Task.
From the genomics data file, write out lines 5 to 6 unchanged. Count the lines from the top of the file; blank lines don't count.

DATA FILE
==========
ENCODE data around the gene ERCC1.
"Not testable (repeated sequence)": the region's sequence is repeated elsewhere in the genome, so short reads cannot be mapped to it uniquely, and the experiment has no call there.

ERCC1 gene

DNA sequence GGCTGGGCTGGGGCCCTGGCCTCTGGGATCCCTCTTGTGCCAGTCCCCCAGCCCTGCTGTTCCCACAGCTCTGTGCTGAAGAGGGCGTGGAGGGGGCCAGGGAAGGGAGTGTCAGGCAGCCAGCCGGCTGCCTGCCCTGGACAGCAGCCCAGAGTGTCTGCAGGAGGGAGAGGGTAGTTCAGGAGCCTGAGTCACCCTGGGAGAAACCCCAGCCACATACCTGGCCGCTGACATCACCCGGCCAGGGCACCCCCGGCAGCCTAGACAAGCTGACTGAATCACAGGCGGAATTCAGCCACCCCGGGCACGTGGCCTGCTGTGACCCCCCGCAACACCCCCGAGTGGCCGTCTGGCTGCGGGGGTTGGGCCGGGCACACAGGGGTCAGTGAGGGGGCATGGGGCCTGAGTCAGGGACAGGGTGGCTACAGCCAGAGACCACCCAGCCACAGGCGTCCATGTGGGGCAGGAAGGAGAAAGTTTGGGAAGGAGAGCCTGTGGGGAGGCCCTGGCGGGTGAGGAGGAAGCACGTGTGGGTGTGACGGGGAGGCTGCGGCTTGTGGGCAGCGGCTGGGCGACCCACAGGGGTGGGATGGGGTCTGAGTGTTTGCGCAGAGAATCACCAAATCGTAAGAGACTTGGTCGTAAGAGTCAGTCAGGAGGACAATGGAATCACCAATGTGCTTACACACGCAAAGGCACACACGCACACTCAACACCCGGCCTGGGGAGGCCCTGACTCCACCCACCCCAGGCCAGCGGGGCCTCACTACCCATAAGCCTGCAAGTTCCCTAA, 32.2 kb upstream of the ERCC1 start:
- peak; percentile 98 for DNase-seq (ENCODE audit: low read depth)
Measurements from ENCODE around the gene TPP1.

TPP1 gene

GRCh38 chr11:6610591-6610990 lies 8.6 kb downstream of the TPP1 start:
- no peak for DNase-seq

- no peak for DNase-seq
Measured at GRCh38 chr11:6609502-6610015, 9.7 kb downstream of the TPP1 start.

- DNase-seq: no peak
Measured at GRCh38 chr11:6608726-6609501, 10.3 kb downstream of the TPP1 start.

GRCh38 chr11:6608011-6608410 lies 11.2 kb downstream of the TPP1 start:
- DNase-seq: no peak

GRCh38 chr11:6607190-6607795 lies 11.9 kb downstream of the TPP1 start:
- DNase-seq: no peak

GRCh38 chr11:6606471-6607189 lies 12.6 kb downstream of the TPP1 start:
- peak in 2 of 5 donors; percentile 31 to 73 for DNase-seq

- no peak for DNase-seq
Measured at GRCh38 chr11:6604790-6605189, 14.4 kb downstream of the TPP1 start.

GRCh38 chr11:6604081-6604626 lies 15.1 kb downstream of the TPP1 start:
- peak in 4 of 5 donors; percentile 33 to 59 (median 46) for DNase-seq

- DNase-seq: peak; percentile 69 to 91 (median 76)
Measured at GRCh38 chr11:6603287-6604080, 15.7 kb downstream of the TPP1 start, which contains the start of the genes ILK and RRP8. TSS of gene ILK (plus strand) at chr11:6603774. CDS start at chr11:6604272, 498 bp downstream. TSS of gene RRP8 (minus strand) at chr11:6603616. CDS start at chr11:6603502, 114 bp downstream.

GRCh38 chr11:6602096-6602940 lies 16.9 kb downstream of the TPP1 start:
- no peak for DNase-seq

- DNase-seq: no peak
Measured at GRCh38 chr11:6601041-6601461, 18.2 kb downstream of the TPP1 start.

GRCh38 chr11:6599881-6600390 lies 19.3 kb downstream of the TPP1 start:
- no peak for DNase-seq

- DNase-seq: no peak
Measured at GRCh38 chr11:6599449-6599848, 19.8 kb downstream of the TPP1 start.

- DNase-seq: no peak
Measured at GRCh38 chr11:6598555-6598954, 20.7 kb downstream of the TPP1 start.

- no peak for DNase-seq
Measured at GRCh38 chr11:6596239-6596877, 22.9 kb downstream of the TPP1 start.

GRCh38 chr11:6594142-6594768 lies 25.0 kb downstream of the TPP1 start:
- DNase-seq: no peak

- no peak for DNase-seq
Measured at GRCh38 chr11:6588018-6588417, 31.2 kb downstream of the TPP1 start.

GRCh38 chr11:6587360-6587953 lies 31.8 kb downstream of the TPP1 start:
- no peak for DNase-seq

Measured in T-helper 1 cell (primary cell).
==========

- peak; percentile 98 for DNase-seq (ENCODE audit: low read depth)
Measurements from ENCODE around the gene TPP1.